How to Apply for a Credit Card Without a Social Security Number

Quick Answer

Most credit card applications ask for a Social Security number. However, if you’re not eligible for one, you might be able to apply for a credit card using an individual taxpayer identification number.

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While most credit card applications ask for your Social Security number, there are a few that will allow you to apply for a credit card even if you don't have a Social Security number. However, you will need to be able to verify your identity in a way that complies with their requirements.

Get an Individual Taxpayer Identification Number

An individual taxpayer identification number (ITIN) is issued by the U.S. government, and can be issued to people who are not eligible for a Social Security number (SSN)—including non-citizens and spouses. Not having a Social Security number can limit your choices of credit cards, but it does not mean you can't get a credit card or begin to build credit in the U.S. Similarly, you don't have to have an SSN number to have a credit report or credit score. An SSN is one of the ways credit bureaus try to verify your identity, but it's not the only one.

If you have a Social Security number, you can't typically just opt out of using it on a credit card application. Scammers may offer so-called credit privacy numbers (also called credit profile numbers or credit protection numbers) that are actually stolen SSNs. But if you are not yet eligible for a Social Security number, an ITIN is a legal, ethical choice.

Leverage Credit You Established Elsewhere

You might be pleasantly surprised to see some credit card issuers make an effort to bring in that history. Select American Express cards, for example, have an option to indicate whether you have had credit in Australia, Brazil, Canada, the Dominican Republic, India, Kenya, Mexico, Nigeria or the United Kingdom. The applications also ask for a Social Security number, if you have one. But not having one is not necessarily a barrier to approval.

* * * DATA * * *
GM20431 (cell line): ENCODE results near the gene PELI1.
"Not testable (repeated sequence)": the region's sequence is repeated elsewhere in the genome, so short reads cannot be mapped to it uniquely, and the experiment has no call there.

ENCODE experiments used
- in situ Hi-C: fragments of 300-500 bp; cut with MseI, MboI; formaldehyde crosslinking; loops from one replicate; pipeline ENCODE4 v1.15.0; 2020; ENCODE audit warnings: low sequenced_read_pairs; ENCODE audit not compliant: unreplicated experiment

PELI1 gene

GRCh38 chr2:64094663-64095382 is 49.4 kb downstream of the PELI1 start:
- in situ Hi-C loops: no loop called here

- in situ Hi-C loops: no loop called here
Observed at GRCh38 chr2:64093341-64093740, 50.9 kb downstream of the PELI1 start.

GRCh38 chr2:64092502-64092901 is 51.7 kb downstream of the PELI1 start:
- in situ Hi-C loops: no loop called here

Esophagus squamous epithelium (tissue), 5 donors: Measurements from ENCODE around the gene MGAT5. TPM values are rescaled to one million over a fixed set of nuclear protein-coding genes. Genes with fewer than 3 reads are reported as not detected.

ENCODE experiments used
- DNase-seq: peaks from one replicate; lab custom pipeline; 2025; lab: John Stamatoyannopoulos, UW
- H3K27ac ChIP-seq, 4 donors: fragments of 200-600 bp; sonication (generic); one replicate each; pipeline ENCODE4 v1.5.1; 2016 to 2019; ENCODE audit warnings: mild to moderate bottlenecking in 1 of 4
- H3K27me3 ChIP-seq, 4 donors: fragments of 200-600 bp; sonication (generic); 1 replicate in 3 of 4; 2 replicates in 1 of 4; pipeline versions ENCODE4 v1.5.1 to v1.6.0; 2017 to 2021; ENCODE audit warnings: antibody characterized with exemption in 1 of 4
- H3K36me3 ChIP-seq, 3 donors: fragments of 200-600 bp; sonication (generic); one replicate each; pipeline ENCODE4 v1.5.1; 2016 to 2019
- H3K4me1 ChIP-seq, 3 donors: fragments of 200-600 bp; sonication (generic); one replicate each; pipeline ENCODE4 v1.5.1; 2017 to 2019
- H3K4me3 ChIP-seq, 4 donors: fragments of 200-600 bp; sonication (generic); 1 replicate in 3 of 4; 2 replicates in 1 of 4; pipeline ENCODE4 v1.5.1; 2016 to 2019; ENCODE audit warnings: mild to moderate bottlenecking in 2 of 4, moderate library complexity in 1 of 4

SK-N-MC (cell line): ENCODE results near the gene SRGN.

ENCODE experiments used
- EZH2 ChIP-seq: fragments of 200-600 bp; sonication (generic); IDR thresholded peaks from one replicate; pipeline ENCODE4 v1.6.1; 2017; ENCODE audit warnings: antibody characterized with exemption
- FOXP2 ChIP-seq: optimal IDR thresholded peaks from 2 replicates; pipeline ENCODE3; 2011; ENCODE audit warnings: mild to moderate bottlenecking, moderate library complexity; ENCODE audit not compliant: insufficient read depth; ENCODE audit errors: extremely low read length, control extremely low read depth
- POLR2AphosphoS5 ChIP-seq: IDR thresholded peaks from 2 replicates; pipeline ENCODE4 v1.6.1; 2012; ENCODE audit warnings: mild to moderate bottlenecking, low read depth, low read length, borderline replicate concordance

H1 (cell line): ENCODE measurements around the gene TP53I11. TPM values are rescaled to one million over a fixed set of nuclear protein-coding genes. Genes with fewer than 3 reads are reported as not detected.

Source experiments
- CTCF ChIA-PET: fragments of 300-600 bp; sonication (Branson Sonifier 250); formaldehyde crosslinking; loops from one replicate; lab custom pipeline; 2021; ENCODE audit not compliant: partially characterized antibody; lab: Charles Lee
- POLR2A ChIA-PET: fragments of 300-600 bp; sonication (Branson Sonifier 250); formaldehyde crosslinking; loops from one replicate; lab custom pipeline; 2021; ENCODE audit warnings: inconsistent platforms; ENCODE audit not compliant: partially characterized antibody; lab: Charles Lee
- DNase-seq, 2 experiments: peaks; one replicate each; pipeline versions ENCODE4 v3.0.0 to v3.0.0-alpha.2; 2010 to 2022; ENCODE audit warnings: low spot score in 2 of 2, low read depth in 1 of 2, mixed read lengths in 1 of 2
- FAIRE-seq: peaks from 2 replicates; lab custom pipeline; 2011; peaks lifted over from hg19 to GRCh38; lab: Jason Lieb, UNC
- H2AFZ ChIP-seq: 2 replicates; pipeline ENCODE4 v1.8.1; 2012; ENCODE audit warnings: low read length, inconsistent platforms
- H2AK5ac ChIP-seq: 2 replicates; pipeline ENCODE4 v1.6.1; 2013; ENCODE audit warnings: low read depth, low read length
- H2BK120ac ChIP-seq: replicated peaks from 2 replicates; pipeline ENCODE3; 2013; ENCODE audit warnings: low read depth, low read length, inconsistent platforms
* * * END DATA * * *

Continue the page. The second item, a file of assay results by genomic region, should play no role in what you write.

Not every credit card will consider credit history from other countries, though. And credit decisions also rest on other factors, including income and debt.

Consider Other Credit-Building Options

If you're new to credit as well as new to the United States, you still have some options. You can consider looking for cards that cater to immigrants, such as the Deserve Student MasterCard.

Other options:

Secured Credit Cards

Secured credit cards can also be easier to qualify for than other credit cards because they require a deposit, often equal to the credit limit, from the cardholder. So, credit history is unlikely to hold you back from being approved for a secured credit card. Several credit card issuers offer secured cards, and some have more than one option. You'll need to have enough cash to secure one of these cards (usually at least $200), and it's smart to compare fees.

Authorized User

Authorized-user status can allow you to benefit from a friend's or relative's credit history and credit limits. An authorized user has the right to charge purchases on the primary user's credit card but is not responsible for paying the bill. A few credit cards allow the primary user to put a cap on the authorized user's spending. However, there is nothing requiring a primary user to give the authorized user a credit card or even the number. You can become an authorized user by asking the primary user to add you to the card. Many do not require a Social Security number. Having the additional credit line can help you get on the U.S. credit radar.

Alternative Cards

Some smaller banks or credit card issuers may offer cards that don't require a Social Security number. The Petal® 1 "No Annual Fee" Visa® Credit Card issued by WebBank, for example, uses its own "cash score" in addition to or instead of credit scores and accepts ITINs. It reports to the three major U.S. credit bureaus, so it can be used to help you build credit.

The Tomo card deducts payments automatically, and weekly, to pay off balances. It reports to all three major credit bureaus, and Social Security numbers are not required to apply.

The Bottom Line

Not having a Social Security number isn't an obstacle to applying for a credit card, but it may limit your choices. To apply for credit, you'll need a form of identification accepted by the bank that issues the credit card. In many cases, that can be an individual taxpayer identification number.

Using an ITIN instead of an SSN doesn't make it any harder to get an approval. Credit card issuers may be able to consider credit history from another country too. In any case, part of the credit decision will rest on factors outside of the verification of your identity. Creditors also consider income, debt obligations and other factors.

Cards that may be easier to get approval for without a Social Security number include secured credit cards, authorized user cards and alternative credit cards that do not rely on traditional credit data.